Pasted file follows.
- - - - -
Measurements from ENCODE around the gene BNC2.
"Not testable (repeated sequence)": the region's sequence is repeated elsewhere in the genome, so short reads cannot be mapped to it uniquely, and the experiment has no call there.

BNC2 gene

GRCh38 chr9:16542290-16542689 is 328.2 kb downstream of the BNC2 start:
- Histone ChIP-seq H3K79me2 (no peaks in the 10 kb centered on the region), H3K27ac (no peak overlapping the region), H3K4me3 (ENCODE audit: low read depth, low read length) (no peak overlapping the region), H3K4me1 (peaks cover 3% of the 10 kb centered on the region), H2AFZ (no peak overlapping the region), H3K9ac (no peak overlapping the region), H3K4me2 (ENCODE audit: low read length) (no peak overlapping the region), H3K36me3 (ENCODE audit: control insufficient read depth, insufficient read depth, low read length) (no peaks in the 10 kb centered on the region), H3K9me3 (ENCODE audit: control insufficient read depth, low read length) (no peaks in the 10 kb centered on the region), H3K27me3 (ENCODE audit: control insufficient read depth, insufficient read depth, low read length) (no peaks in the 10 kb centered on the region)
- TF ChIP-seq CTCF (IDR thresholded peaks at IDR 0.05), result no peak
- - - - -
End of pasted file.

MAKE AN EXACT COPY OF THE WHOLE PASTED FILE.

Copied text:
Measurements from ENCODE around the gene BNC2.
"Not testable (repeated sequence)": the region's sequence is repeated elsewhere in the genome, so short reads cannot be mapped to it uniquely, and the experiment has no call there.

BNC2 gene

GRCh38 chr9:16542290-16542689 is 328.2 kb downstream of the BNC2 start:
- Histone ChIP-seq H3K79me2 (no peaks in the 10 kb centered on the region), H3K27ac (no peak overlapping the region), H3K4me3 (ENCODE audit: low read depth, low read length) (no peak overlapping the region), H3K4me1 (peaks cover 3% of the 10 kb centered on the region), H2AFZ (no peak overlapping the region), H3K9ac (no peak overlapping the region), H3K4me2 (ENCODE audit: low read length) (no peak overlapping the region), H3K36me3 (ENCODE audit: control insufficient read depth, insufficient read depth, low read length) (no peaks in the 10 kb centered on the region), H3K9me3 (ENCODE audit: control insufficient read depth, low read length) (no peaks in the 10 kb centered on the region), H3K27me3 (ENCODE audit: control insufficient read depth, insufficient read depth, low read length) (no peaks in the 10 kb centered on the region)
- TF ChIP-seq CTCF (IDR thresholded peaks at IDR 0.05), result no peak